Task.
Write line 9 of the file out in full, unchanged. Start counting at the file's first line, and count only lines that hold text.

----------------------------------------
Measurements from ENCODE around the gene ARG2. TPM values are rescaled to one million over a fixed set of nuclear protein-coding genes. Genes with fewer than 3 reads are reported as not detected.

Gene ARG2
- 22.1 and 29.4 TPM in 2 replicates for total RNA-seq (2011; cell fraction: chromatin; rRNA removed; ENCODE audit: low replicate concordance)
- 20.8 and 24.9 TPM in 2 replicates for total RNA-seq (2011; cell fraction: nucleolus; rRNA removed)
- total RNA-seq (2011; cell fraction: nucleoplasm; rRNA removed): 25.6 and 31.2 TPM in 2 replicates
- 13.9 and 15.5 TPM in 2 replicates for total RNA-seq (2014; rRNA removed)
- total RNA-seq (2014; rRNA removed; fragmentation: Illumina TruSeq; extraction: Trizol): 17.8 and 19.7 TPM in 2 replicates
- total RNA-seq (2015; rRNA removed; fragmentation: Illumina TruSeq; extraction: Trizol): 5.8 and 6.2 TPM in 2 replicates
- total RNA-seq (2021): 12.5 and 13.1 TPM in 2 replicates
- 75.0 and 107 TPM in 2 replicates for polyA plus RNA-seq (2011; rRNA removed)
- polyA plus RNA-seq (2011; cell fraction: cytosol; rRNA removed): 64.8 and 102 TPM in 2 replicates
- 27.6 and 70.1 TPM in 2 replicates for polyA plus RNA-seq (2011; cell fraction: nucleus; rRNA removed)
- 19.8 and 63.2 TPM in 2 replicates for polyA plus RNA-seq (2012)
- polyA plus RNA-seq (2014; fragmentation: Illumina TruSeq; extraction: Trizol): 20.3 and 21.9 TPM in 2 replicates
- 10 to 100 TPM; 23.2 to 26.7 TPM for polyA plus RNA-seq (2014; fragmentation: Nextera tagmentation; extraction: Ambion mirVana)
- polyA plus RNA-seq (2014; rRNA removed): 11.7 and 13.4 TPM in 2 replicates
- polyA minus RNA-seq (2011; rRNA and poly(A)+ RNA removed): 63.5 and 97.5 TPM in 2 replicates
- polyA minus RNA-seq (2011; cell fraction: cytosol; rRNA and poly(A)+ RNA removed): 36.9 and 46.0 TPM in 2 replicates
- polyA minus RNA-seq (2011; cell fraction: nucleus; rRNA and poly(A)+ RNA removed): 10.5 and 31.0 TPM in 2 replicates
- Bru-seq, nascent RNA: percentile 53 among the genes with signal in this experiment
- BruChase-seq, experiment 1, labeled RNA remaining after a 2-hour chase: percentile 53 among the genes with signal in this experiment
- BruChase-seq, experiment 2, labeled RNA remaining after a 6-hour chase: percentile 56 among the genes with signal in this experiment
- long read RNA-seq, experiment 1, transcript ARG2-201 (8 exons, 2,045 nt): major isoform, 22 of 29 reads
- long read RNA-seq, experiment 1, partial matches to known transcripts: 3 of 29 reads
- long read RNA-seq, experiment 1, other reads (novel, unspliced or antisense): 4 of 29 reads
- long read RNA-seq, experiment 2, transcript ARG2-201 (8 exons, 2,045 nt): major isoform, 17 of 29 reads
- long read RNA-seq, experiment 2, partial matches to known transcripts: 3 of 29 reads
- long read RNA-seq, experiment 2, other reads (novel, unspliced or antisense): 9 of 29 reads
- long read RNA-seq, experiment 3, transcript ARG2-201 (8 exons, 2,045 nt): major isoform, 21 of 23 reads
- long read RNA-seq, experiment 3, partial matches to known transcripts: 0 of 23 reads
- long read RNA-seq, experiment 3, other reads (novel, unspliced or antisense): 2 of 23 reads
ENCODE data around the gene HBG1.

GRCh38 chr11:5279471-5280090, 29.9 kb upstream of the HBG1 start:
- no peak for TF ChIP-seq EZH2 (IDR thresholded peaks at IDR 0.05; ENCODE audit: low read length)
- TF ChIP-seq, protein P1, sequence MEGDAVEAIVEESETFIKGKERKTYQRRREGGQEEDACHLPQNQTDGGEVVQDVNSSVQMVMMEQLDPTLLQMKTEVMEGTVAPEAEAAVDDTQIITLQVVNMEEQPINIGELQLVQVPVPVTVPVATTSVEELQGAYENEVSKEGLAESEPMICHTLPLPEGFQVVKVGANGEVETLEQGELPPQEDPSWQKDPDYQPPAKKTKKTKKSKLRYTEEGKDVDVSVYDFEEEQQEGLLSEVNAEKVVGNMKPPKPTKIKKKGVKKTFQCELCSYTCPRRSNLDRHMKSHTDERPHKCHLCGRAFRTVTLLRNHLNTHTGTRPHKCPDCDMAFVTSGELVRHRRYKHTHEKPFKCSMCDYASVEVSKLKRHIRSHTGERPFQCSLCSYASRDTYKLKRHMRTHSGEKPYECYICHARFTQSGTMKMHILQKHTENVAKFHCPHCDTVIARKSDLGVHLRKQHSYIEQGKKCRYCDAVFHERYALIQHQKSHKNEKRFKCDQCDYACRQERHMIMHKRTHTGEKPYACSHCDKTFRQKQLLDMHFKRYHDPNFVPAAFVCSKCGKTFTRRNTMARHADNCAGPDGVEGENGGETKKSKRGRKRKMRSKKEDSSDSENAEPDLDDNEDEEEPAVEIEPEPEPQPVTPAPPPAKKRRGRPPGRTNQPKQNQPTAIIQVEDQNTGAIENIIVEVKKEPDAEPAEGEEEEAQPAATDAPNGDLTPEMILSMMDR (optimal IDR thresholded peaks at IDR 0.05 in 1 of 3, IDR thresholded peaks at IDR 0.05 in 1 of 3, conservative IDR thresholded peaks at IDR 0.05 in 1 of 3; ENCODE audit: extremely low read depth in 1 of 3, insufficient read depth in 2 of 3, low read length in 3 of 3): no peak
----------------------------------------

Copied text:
- total RNA-seq (2021): 12.5 and 13.1 TPM in 2 replicates